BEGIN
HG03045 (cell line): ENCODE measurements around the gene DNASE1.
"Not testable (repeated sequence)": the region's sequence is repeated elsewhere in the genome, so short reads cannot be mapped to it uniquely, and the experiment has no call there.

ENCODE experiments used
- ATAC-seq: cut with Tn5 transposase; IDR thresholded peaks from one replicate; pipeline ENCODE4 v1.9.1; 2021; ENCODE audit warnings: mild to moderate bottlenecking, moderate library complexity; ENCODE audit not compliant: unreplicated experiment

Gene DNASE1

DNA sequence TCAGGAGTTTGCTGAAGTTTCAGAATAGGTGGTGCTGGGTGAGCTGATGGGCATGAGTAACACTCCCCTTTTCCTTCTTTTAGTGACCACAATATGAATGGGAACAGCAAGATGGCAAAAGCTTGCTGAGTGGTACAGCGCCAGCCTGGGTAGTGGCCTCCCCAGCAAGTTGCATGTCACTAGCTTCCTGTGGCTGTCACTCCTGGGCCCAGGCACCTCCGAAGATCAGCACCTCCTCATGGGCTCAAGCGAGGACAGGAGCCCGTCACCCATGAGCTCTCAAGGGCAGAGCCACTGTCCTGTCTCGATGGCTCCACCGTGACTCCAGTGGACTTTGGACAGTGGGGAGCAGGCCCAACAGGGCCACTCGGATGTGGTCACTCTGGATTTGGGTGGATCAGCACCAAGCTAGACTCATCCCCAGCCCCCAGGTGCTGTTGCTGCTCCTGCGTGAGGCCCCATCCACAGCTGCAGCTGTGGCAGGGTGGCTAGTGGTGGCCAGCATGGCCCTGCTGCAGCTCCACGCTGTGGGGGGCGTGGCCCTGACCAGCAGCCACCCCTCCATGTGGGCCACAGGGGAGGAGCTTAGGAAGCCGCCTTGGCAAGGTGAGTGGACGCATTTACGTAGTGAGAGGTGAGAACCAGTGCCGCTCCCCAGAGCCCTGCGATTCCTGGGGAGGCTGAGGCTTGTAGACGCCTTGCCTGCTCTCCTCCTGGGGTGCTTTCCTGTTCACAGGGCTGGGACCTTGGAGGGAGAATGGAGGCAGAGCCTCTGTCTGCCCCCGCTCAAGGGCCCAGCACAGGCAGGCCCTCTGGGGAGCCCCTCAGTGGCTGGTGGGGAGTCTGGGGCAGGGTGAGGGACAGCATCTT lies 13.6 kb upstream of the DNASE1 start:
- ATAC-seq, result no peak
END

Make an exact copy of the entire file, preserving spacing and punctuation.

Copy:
HG03045 (cell line): ENCODE measurements around the gene DNASE1.
"Not testable (repeated sequence)": the region's sequence is repeated elsewhere in the genome, so short reads cannot be mapped to it uniquely, and the experiment has no call there.

ENCODE experiments used
- ATAC-seq: cut with Tn5 transposase; IDR thresholded peaks from one replicate; pipeline ENCODE4 v1.9.1; 2021; ENCODE audit warnings: mild to moderate bottlenecking, moderate library complexity; ENCODE audit not compliant: unreplicated experiment

Gene DNASE1

DNA sequence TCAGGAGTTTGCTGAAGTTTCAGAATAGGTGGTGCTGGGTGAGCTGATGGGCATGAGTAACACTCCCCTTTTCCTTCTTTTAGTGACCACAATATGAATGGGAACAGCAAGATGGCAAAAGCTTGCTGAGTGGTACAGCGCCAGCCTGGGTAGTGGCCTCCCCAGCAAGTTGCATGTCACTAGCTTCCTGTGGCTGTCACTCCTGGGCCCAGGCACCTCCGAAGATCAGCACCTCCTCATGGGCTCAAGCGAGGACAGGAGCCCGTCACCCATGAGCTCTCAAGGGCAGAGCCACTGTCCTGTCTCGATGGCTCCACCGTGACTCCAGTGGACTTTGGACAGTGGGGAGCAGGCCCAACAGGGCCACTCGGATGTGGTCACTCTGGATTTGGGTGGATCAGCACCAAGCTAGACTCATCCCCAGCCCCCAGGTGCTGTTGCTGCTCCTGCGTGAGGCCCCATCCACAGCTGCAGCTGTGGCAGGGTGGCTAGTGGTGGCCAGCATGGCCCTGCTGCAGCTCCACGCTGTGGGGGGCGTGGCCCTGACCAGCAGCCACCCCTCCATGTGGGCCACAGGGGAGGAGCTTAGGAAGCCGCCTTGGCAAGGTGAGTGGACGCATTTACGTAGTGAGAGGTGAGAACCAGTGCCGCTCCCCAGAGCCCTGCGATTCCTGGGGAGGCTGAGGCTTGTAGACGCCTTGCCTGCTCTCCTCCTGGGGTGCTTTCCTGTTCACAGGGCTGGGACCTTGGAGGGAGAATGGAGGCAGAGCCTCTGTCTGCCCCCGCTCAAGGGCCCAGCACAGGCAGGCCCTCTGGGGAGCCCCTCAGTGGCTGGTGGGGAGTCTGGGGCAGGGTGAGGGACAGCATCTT lies 13.6 kb upstream of the DNASE1 start:
- ATAC-seq, result no peak